Orientation at Pierce should be mandatory

Transitioning from high school to college can be a daunting task, and a mandatory summer orientation could provide a softer landing for new students’ first footsteps on Pierce College’s campus.

If Pierce mandated an orientation orientation, it would afford students an opportunity to become better informed on what the school offers and get a running start. It may even help them better define their own goals.

Eighty percent of incoming college students have not decided on amajor, according to US News. They might not even know where to start.

Pierce offers a free online orientation for new students. And, though it hiply splices helpful information with music and video, it comes up short for students who don’t have a path in mind.

The first slide of Pierce’s orientation video says having a plan is important to fulfill educational goals a student has set out.

But the video doesn’t suggest how to go about deciding on a plan, as students cannot create an education plan through online counseling, according to the orientation.

Students who do not take advantage of in-person counseling wouldn’t be informed of what major is best for getting into what career, which classes that would entail, and what university to transfer to.

There are numerous programs geared to help students succeed, but they’re for naught if they skip orientation and never see a counselor.

The Program for Accelerated College Education (PACE) is one of these programs, which aims to help students graduate in two years with fast-paced classes. The Extended Opportunity Programs and Services (EOP&S) helps students financially, and the Pierce College Honors Program guarantees students admission into schools like The University of California, Los Angeles.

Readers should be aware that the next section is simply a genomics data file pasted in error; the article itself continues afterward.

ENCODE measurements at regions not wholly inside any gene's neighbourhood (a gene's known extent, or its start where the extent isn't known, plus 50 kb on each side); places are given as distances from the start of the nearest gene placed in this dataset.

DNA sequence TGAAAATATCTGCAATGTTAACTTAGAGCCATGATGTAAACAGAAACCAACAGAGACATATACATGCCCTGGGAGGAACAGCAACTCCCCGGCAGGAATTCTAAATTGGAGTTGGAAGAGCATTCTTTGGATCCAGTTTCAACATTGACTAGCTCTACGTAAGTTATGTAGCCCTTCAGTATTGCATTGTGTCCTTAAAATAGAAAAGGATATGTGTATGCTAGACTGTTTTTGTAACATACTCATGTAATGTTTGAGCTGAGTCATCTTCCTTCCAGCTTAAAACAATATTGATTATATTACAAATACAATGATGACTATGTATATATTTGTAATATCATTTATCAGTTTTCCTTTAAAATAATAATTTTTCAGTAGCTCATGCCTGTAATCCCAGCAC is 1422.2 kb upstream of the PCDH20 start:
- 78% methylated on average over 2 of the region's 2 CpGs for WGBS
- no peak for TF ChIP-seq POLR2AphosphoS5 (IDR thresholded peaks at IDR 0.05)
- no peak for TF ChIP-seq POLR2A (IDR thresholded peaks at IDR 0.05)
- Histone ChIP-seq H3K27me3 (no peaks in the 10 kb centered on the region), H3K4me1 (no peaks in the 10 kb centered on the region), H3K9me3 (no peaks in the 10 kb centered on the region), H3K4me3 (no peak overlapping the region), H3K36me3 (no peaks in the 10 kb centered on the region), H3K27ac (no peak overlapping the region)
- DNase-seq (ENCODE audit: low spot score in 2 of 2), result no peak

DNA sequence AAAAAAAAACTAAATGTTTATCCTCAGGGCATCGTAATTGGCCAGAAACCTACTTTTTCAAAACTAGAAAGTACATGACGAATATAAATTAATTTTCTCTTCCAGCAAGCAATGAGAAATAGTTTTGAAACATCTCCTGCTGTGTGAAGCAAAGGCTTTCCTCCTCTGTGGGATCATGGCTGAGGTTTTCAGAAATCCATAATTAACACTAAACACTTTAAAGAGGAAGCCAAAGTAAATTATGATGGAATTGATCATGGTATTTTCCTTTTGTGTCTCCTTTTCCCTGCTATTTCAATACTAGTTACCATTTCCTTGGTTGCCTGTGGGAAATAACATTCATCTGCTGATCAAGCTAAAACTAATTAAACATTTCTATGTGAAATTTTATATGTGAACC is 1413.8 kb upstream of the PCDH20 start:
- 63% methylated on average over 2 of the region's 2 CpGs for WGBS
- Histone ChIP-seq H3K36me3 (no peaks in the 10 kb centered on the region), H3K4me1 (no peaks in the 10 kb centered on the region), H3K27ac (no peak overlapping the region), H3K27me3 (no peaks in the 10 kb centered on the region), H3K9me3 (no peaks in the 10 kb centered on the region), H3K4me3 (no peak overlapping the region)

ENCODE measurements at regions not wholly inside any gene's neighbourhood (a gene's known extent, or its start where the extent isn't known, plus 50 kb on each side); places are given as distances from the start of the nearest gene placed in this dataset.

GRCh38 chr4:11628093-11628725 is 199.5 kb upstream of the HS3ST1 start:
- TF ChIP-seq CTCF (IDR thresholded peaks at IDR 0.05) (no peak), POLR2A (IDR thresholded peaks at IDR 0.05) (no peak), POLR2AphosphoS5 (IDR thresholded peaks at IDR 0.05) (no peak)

Mandating an orientation for incoming students wouldn’t only help them get the most out of their college experience, it would help the entire Pierce community.

An in-depth orientation could allow students to get their assessment tests out of the way, enabling them to get past impacted general education classes.

Orientation could make it easier for students to know their way around campus and reduce tardiness in a semester’s first weeks.

Students could meet with clubs, sport teams, and student government representatives who could share some insight on how to be a part of the Brahma community.

Following suit with CSUN’s orientation, incoming students could be clued into campus safety practices, learn where the Sheriff’s office is. This could make the campus a more secure place.

A mandatory orientation could lessen the strain on faculty and staff.

Were students more knowledgeable and prepared, some of free professors’ and counselors’ time would be freed up, time they would have otherwise spent getting the information out student by student.

Pierce wouldn’t have to make any new hires, either. Both the orientations given by CSUN and Calif. State University, Channel Islands are lead by student volunteers.

The success engendered in new students by a mandatory orientation would grow beyond its roots.